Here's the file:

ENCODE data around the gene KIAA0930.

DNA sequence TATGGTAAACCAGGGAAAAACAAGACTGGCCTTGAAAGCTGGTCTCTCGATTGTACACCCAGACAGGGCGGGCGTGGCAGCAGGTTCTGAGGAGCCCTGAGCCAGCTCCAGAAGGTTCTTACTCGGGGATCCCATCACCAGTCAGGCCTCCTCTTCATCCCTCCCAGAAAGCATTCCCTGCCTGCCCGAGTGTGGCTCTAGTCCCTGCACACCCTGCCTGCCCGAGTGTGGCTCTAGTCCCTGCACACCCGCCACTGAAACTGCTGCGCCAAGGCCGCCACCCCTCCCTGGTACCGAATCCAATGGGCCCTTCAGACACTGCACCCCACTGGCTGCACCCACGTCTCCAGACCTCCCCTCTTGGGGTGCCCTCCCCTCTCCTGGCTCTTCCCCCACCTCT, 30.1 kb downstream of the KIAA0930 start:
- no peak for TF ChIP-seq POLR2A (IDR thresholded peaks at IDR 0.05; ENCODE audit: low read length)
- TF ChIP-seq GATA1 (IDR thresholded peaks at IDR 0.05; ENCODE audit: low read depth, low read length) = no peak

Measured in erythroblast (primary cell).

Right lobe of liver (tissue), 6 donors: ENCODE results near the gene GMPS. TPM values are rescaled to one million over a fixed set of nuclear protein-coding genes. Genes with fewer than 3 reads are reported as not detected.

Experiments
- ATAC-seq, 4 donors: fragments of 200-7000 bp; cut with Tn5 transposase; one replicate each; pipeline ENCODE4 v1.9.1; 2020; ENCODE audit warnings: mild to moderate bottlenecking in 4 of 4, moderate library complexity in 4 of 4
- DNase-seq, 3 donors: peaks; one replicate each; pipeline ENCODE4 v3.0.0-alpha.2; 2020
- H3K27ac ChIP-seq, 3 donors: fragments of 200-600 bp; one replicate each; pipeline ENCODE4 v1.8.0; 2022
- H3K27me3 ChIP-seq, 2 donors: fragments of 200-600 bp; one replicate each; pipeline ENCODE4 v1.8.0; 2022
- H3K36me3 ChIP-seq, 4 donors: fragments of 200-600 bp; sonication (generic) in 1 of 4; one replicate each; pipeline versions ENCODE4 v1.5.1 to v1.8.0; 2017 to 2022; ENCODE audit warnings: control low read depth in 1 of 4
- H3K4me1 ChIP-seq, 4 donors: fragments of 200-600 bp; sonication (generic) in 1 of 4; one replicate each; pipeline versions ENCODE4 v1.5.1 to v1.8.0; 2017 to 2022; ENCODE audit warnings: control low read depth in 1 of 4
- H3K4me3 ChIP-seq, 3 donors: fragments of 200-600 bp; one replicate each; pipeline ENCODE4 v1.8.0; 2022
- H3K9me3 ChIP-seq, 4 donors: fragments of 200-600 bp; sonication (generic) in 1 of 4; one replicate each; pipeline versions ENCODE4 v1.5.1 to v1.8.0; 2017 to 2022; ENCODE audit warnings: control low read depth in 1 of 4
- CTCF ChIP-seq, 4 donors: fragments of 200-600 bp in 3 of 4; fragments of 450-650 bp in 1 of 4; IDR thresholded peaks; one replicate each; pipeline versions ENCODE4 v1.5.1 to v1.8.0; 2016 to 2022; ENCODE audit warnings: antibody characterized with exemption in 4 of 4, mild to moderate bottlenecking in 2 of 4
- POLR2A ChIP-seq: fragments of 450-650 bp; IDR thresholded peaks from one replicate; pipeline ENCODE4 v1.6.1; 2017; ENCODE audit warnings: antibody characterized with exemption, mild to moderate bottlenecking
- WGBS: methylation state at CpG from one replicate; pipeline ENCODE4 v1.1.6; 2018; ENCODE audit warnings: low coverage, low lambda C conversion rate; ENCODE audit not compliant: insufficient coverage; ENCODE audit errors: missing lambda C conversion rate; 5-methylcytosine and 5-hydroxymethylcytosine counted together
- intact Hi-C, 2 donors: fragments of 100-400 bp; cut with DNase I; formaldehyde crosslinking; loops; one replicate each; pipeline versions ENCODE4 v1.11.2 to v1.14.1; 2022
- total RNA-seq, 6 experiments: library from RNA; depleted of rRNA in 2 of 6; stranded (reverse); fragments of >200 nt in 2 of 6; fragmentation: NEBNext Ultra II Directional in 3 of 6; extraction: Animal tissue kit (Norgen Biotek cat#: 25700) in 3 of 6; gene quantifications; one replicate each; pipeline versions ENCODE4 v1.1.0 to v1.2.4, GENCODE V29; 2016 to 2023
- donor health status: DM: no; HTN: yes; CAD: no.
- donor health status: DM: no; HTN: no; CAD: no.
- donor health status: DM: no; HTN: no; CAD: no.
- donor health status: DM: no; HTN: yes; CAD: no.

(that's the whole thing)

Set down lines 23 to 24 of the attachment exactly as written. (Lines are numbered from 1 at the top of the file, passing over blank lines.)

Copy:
- donor health status: DM: no; HTN: no; CAD: no.
- donor health status: DM: no; HTN: yes; CAD: no.